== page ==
A painful and frustrating Arab collapse
The great Arab collapse is painful and frustrating
The great Arab collapse is painful and frustrating to the generations that dreamt of an era that would revive forgotten glories. It has also been frustrating to current generations that have lost all hope for a proper life, freedom and livelihood, and to those who dreamt of a better future with the advent of the Arab Spring in 2011. What is more painful is that this collapse involves multiple catastrophes, and will be very long.
It is as if this collapse prevailed on everyone, and no one is looking for a true means of salvation. Even those who were spared are not looking for a salvation that may protect them or those doomed from this long, painful collapse. When we reach the abyss, rising will be very difficult because we will take with us to the abyss the causes that led us there, and which obstructed renaissance during the wasted years of stability.
When we look into reasons for this collapse, we blame colonization and the Sykes Picot Agreement’s division of our borders, saying it was unfair. However, most borders in Europe are unfair, and they came about by war, not agreements or consensus. Even the former colonizing countries have lost interest in our situation.
We blame colonization and the Sykes Picot Agreement’s division of our borders, saying it was unfair. However, most borders in Europe are unfair, and they came about by warJamal Khashoggi
Optimists say we are going through what Europe went through: the labor of the 30-year war that tore it apart in the 17th century and gave birth to a dignified continent. However, the truth is that Europe was a miserable, exhausted continent void of morals and values, and its people doubted all their principles. After that war, Europe needed 300 years to stabilize into the continent we know today.
Our disaster is that as we collapse, we are carrying the seeds of the collapse of our modern states: intolerance, tyranny, tribalism, greed, and lack of governance based on sovereignty of law and democracy. We always carry these seeds, during our phases of rising, collapsing, and even stability. This is why our collapse is catastrophic and comprehensive. We can see this now in Iraq, Syria and Libya, and we have seen this before in Somalia.
These seeds make our collapse so painful and long that we even lose the feeling of pain, and are not even moved by images of slaughter, or by suicide bombings in our mosques and markets, or by news of hundreds killed by barrel bombs or by policemen during peaceful protests. We are entrenched in our sectarian, political and self-interested forts, and we see nothing outside them.
These seeds have thwarted all attempts at establishing modern states. A state that does not compete, and does not seek to join the ranks of progressive countries, gradually loses its presence and permanence in a world of post-globalization. In progressive countries, markets and legislation have united, and international standards for all aspects of life have been established.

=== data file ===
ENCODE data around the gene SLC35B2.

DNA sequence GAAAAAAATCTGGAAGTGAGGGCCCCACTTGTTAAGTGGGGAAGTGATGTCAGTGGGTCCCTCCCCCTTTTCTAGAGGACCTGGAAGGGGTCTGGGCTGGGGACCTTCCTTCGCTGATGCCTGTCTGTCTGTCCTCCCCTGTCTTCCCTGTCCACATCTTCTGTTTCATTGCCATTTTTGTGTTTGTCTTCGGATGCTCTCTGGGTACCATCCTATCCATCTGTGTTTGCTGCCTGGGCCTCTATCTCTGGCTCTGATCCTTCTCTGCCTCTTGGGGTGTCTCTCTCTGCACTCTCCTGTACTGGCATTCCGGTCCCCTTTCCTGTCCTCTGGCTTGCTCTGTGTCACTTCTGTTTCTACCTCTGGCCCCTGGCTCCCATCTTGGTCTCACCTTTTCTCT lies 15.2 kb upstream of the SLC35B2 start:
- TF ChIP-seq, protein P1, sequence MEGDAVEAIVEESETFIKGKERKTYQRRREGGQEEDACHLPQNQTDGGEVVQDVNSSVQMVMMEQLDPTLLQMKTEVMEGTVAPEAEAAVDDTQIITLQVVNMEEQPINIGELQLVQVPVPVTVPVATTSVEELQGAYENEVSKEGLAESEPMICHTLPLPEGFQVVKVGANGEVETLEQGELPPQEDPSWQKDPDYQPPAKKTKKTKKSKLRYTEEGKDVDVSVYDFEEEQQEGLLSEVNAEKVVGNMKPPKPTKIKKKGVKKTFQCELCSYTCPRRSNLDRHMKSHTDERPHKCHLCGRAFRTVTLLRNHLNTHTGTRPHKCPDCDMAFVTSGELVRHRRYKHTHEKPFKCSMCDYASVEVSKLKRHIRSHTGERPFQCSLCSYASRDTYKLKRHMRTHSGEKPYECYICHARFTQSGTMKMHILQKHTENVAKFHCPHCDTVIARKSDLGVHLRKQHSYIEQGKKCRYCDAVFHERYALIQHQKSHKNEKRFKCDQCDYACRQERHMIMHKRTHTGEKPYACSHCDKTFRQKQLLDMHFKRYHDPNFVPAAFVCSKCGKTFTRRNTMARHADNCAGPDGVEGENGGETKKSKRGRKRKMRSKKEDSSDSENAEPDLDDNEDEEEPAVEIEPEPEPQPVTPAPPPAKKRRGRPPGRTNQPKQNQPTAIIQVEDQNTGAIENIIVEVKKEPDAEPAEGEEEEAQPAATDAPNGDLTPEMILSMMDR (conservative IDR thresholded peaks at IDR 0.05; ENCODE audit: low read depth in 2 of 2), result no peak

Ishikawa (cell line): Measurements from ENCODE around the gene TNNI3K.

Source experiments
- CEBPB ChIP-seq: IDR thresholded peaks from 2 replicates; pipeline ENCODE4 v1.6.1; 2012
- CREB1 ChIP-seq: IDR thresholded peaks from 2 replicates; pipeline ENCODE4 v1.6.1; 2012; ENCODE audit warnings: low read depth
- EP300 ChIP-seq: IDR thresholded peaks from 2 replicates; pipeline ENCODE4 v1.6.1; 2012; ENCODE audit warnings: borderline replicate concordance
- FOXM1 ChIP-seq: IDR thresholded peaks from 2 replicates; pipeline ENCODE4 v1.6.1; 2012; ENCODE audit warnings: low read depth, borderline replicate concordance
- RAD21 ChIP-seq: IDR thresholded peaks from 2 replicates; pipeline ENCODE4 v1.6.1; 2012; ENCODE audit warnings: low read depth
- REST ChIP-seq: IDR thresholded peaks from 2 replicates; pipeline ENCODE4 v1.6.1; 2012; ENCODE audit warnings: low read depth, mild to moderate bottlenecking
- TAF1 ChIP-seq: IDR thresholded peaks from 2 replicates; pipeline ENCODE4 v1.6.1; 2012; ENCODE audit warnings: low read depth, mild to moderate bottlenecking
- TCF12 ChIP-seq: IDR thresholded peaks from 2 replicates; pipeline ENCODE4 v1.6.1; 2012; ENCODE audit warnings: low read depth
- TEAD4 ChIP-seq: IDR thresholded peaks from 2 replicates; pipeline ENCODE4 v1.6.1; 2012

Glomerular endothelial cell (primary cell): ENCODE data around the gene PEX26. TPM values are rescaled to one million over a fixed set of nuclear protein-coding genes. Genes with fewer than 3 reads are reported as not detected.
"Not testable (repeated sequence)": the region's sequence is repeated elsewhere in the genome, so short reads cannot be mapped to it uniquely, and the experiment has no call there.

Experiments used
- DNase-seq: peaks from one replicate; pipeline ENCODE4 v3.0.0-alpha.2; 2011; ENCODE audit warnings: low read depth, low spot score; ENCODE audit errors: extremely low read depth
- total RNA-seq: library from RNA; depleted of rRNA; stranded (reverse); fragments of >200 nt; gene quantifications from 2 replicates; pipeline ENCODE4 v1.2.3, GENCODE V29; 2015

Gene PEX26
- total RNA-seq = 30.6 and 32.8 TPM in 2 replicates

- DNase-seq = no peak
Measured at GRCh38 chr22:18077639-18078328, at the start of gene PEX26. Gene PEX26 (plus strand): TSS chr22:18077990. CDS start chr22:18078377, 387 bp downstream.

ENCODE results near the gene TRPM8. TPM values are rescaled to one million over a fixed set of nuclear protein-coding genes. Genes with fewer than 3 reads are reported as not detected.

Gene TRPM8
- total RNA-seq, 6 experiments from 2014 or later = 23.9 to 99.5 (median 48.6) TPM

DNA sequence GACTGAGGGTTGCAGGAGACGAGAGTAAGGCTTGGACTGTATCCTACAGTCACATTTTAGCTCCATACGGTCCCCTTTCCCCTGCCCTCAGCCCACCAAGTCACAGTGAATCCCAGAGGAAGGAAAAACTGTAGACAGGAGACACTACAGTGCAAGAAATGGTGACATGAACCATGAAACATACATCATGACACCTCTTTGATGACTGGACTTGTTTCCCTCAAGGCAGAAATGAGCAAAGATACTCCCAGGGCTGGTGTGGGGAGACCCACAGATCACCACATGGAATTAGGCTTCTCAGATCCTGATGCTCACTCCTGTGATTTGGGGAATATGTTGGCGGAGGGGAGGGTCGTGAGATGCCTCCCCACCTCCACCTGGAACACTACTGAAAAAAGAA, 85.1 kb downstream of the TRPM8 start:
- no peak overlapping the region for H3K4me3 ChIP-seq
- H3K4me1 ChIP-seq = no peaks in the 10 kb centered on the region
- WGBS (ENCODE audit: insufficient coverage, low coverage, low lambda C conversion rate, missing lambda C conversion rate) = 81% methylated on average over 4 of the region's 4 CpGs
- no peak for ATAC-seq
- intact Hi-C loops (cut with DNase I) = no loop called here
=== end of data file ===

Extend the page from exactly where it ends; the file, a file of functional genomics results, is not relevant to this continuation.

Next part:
We have had this opportunity several times during a whole century since the collapse of the Ottoman empire and since we gained independence. However, the seeds of chaos that we carried with us have wasted years of stability, which we should have used to nurture our countries’ growth and maturity, ones that add value to the world. Europe saved Greece, Spain and Portugal when their economies collapsed, despite the high cost. Syria did not have this kind of partnership, so the world watched it head toward doom.
Renaissance means a state’s commitment to global standards of freedom, justice and human rights, to the increase of income, quality of education and health services, to a tangible share in global economic output, and partnership in a market open to the world.
However, when the world only needs a state because it is an important producer of a raw material, no sustainable relation is achieved because the country is only important as long as it provides the raw material. Even then, the country may lose its significance if alternatives to that raw material are found or created.
For example, Malaysia could have become an abandoned agricultural country if it continued to depend on production of raw natural rubber, which it still has but the world no longer needs due to the invention of alternatives.
The same applies to India and Egypt regarding cotton. Malaysia and India headed toward an industrial renaissance at an early stage, to make the world need them and view them as real partners. However, Egypt has been incapable of doing so because it is part of an Arab system that carries the seeds of chaos, tyranny and injustice.
So far, and despite our long history of civilization and Islam - which is rich with creativity, legislation and justice - it does not seem that anyone among us wants to get rid of these seeds. We will therefore carry them during the era of post-collapse, when we quit war because we tire of it, not because we hate it, and when we sit on the rubble of our cities and exchange blame. The war in Somalia has lasted a quarter of a century, the Iraqi war has lasted a whole decade, and the Syrian war has entered its fourth year. No one is offering salvation.
This article was first published in al-Hayat on December 20, 2014.
Jamal Khashoggi is a Saudi journalist, columnist, author, and general manager of the upcoming Al Arab News Channel. He previously served as a media aide to Prince Turki al Faisal while he was Saudi Arabia's ambassador to the United States. Khashoggi has written for various daily and weekly Arab newspapers, including Asharq al-Awsat, al-Majalla and al-Hayat, and was editor-in-chief of the Saudi-based al-Watan. He was a foreign correspondent in Afghanistan, Algeria, Kuwait, Sudan, and other Middle Eastern countries. He is also a political commentator for Saudi-based and international news channels.